FAQs: 2020 Inclusion Amendments

Your Questions Answered about the Board Diversity Ballot Measures Proposed by the ICMA Executive Board

VIA ICMA

We've put together some commonly asked questions to give you more information about the Board Diversity process and the 2020 Ballot Initiative. If you have questions that have not been addressed, please submit your question(s) and we'll add it to this page with the answer(s). 

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FREQUENTLY ASKED QUESTIONS

Q. Why are these amendments being proposed?

A. Given the changing demographics of our world and a desire to include new voices in our profession, the Executive Board considered how to improve diversity and inclusion of membership across the association particularly in terms of race, ethnicity, gender and age. Diversifying and expanding the membership is also a key priority of the ICMA Strategic Plan (Envision ICMA) which was developed by the membership and approved by the board in 2017. The board began a year-long conversation with members about how to accomplish that objective and to welcome, encourage and develop the future generation of leaders. The amendments are a result of that year-long conversation.

 

Q. What problem are we trying to solve?

A. The group of members who currently can vote and serve on the board is not diverse.  The chart below shows the demographics of those who currently are eligible to vote and the affiliate members working for local government who would be able to vote if the ballot measure passes.

  Voting Members (Full) Affiliate Members in Service
Number of Members 7,200 2,300
Male 79% 49%
Female 21% 51%
Hispanic 2% 6%
African American 5% 7%
Asian <1% <2%
Average Age 56 Years 43 Years

 

By opening the non-CAO seat on the board (there are 5 of them) to affiliate members in services, we would hope to see more diversity on the board.  These two steps take us closer to a more diverse cadre of professionals.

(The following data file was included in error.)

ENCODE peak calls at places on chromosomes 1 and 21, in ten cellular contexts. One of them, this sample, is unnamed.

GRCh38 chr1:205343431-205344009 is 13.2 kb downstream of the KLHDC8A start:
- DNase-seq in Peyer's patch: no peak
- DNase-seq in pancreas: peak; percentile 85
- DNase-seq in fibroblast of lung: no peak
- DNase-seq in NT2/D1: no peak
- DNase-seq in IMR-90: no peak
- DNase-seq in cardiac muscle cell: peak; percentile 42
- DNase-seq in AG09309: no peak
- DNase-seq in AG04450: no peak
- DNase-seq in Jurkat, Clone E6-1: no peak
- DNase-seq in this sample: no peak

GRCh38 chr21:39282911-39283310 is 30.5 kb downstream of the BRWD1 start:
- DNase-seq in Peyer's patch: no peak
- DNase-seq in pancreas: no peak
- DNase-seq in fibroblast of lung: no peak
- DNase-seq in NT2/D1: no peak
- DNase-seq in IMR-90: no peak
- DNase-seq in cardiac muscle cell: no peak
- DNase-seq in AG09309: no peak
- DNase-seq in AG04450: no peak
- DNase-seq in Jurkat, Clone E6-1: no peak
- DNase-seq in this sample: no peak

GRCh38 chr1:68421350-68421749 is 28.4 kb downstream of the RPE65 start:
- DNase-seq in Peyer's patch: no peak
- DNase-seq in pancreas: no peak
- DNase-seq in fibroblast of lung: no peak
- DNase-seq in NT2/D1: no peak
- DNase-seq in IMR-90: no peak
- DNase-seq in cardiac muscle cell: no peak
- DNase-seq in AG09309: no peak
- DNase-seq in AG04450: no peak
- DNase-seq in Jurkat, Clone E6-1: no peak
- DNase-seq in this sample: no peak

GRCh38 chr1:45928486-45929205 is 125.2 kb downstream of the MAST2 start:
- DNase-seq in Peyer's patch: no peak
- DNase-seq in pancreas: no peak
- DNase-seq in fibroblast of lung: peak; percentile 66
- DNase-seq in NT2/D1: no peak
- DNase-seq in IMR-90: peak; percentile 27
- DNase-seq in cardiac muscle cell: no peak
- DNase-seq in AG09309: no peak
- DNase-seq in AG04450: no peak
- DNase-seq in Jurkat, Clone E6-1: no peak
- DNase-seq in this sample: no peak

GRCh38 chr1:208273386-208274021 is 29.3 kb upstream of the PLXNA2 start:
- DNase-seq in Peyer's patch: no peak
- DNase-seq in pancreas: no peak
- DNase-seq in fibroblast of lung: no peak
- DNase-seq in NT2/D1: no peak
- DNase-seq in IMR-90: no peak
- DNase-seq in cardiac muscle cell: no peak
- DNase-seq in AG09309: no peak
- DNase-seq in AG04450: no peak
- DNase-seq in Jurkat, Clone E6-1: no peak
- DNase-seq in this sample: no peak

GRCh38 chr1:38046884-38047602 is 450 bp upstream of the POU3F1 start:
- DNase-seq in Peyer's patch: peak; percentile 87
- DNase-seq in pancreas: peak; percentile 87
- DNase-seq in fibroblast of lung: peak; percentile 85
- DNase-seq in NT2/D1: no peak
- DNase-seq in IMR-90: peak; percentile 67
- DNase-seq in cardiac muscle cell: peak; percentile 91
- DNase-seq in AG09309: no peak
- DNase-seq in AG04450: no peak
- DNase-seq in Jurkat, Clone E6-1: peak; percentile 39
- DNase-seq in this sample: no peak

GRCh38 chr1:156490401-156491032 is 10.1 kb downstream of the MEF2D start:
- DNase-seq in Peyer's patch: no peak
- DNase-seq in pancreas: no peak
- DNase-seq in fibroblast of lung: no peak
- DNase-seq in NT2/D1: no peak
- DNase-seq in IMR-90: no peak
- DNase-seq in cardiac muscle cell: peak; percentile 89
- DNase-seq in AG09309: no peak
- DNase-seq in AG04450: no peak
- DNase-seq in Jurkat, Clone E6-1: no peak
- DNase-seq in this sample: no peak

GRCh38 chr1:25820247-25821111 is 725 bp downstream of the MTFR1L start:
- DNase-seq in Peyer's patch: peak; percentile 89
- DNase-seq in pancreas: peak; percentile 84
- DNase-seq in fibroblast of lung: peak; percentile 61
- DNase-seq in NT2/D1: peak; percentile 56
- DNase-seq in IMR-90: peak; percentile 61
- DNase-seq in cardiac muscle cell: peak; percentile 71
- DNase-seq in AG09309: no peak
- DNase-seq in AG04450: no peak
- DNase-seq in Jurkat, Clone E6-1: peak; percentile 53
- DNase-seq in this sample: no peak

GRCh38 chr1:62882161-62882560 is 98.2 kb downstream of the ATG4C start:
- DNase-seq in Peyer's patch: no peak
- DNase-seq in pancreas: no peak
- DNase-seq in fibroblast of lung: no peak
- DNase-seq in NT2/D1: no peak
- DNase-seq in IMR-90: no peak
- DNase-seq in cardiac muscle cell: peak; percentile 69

Q. Of all the issues facing ICMA, why make this the priority?

A. Focusing on who votes or serves on the board can seem like “inside baseball”. During the feedback sessions we learned that most members did not understand who gets to vote or how people get elected to the board.  But they did care! Having a say in the future of your professional organization or the opportunity to serve on the governing body is critical to member engagement.  While ICMA has done a lot to build a more diverse profession, the Board felt that these were two critical areas to further that effort.  (You can find more information on ICMA’s initiatives to build the profession on  our equity and inclusion topic page).

 

Q. What makes you think that this reflects the feedback of members?

A. ICMA hired a member engagement consultant who specializes in diversity and inclusion. The comprehensive outreach began in February 2019. The feedback came from: a national online focus group; discussions held at 5 ICMA Regional Conferences and 23 State Association meetings, more than 2,000 member comments, and informal conversations with board members. While that does not represent all members, what was clear is that more than 75% of those who provided feedback felt some change was needed vs. no change.

 

Q. Why is diversity only defined as race, ethnicity, gender and age? What about sexual orientation? City versus county? Size of community? Diversity of thought?

A. In reaching the decision to focus on improving diversity in these four areas, the Board is not ignoring the need to be more inclusive of everyone who is part of ICMA and serves in the profession.  The Board wants to focus on these four areas in the immediate future because they are measurable. We looked at the data currently being collected and considered how we would best measure whether we are moving the needle in being a more inclusive organization. It is a challenge to collect even this most basic demographic information (for example more than 30% of members do not identify their race). Our thinking is we can at least determine whether these measures are beginning to help us accomplish what we set out to do if we look at these four attributes.